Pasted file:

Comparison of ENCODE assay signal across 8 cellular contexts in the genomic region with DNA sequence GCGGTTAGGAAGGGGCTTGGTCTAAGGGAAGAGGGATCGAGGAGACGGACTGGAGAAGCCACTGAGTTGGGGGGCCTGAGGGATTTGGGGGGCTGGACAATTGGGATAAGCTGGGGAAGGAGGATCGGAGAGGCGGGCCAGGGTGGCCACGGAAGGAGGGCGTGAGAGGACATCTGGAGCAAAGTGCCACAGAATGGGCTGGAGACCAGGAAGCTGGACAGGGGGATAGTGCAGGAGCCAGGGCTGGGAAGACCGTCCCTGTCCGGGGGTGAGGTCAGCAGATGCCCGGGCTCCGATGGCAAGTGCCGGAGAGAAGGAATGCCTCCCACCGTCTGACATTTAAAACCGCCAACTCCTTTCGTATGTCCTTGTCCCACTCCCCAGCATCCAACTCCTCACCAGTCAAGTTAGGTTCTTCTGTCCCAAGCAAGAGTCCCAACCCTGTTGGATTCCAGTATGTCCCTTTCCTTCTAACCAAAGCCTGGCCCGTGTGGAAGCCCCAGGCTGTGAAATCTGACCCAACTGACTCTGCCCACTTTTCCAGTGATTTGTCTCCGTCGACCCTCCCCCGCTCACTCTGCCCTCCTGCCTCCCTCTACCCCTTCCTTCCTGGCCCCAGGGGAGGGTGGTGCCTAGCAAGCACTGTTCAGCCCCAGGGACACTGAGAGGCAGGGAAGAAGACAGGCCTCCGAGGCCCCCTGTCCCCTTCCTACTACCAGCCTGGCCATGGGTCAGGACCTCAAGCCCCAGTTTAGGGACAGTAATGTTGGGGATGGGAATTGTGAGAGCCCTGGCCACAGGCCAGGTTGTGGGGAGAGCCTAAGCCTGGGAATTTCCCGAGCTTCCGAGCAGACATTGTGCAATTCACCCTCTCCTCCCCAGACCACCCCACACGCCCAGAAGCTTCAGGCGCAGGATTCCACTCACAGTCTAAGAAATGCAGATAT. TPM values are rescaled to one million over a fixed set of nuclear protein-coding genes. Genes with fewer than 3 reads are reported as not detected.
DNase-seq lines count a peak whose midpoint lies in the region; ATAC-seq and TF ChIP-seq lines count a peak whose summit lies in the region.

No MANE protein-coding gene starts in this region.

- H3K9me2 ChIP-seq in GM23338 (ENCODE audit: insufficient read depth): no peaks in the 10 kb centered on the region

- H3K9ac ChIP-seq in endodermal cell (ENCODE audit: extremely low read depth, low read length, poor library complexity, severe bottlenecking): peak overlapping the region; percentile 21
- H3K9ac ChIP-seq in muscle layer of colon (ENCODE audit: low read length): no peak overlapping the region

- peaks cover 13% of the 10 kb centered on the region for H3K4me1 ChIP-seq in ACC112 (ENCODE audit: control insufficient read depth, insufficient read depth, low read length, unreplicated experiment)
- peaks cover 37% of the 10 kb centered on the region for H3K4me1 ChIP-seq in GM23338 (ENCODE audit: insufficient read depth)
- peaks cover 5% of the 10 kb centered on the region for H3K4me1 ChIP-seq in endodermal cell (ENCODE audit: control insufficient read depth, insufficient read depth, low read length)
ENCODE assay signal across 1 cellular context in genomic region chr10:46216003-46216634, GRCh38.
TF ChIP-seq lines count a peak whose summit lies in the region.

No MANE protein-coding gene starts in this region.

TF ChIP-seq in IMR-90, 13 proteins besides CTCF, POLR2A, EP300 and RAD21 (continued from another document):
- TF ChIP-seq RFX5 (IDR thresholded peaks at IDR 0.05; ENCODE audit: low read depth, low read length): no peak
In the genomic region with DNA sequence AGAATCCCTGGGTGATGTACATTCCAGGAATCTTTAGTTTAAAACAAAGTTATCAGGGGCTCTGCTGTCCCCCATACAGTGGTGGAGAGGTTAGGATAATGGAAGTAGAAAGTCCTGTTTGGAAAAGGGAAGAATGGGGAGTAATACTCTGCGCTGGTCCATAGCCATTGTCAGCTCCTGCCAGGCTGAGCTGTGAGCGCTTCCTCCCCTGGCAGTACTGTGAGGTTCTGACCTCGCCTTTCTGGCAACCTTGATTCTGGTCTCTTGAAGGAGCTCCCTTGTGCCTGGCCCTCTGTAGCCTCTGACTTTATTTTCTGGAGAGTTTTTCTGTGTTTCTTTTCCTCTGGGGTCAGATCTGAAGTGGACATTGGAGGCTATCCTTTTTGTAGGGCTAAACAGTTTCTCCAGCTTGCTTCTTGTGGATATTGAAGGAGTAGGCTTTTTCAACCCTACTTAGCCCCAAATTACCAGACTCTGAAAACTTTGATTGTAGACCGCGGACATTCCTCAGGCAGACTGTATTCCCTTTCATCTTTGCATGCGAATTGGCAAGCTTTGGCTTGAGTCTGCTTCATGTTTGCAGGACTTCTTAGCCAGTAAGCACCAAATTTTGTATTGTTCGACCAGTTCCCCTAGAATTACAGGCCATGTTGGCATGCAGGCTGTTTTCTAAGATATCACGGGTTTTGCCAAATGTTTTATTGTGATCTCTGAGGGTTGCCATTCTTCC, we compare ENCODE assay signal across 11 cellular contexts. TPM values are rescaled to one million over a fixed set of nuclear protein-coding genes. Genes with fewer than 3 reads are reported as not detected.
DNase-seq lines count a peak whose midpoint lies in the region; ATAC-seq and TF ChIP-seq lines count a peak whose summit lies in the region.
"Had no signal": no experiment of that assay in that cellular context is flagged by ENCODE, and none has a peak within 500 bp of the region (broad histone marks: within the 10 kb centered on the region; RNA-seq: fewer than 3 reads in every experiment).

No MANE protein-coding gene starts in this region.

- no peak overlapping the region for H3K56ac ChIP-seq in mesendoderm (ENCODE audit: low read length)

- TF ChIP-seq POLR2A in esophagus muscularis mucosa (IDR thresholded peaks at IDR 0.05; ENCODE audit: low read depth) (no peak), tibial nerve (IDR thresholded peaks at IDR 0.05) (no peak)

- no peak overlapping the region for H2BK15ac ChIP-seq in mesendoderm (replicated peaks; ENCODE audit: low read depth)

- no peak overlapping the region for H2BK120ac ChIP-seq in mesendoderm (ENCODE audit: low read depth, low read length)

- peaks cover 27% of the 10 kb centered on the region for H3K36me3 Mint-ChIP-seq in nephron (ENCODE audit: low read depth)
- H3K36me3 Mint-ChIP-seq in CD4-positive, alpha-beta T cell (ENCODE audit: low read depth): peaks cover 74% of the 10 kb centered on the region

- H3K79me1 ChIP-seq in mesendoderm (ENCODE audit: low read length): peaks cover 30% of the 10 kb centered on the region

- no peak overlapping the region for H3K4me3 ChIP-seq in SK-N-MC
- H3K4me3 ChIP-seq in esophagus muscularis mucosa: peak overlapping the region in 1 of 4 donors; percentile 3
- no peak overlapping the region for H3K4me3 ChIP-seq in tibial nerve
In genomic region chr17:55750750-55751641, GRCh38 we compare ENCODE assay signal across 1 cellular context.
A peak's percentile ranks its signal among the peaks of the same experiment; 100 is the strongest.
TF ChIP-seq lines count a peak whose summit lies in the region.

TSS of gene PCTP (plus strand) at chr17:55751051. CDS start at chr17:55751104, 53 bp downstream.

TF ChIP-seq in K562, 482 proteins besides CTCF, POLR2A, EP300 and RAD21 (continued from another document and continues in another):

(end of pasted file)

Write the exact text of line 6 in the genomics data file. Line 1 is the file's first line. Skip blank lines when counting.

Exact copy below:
- H3K9ac ChIP-seq in muscle layer of colon (ENCODE audit: low read length): no peak overlapping the region